Birds & Plants at the Coastal Center
Another Good Year for the Coastal Center’s Martins
August 2, 2018 – The population of Purple Martins continues to rise at the Milford Point Coastal Center.
This summer, 128 nestlings were fitted with identifying leg bands by a team of staff and volunteers from the Connecticut Department of Energy and Environmental Protection and the Connecticut Audubon Society.
Last year there were 107, in 2016 there were 93, and in 2015 there were 79.
These dark, graceful, noisy swallows are one of several bird species – along with Ospreys, Bald Eagles and others – that have enjoyed population increases in Connecticut recently, largely because of successful conservation work.
You can find a 3-minute video that shows and explains the banding process at the Coastal Center on this page.
Milford Point’s Coastal Ranger: Finding Rare Birds while Protecting the Vulnerable Ones
Milford, May 25, 2018 – Let’s face it – in an age of self-promotion and personal branding, being the IBA Coastal Ranger at Milford Point is not the highest-profile position in the world.
Chandler Wiegand, who holds that position for the Connecticut Audubon Society this summer, was just a guy with binoculars and an 800-millimeter camera lens, walking a friendly patrol along the sandbar.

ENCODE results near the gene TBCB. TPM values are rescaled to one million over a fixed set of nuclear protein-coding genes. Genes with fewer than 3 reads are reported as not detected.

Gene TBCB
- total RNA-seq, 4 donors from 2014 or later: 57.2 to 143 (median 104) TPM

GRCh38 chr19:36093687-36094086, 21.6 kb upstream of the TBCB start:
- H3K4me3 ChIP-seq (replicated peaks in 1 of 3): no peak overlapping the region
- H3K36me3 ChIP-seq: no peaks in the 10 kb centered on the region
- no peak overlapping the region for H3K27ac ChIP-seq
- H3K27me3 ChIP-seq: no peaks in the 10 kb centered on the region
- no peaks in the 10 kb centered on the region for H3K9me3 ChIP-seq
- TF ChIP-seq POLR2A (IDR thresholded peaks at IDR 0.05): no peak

“Not many people know who I am,” he said. “Or didn’t up until I found the Wilson’s Plover.”
Chandler walks the shore at the Coastal Center weekday evenings and weekends. On Sunday, April 29, he was on the sandbar, almost directly opposite the observation platform in the dunes, scanning a flock of shorebirds. One of his main responsibilities is to protect the nests of the beach’s Piping Plovers, a threatened species. So plovers were on his mind. That day, one caught his eye.
A total of 315 bird species have been seen at the Coastal Center. Ospreys nest in the marsh. Highly vulnerable species such as Piping Plovers and American Oystercatchers nest on the beaches. Snowy Owls often spend the winter in the area. Thousands of shorebirds congregate in August and September.
The nearby waters of Long Island Sound and the Housatonic River are rich in oysters and clams. The dune habitat supports rare plants. A thriving population of Purple Martins occupies a colony at the edge of the marsh.
Four observation platforms are available to wildlife viewing, as are the beaches. We also have a newly-established pollinator garden. We ask visitors to keep a respectful distance from all wildlife.
We’ll activate our Purple Martin Cam in May or June.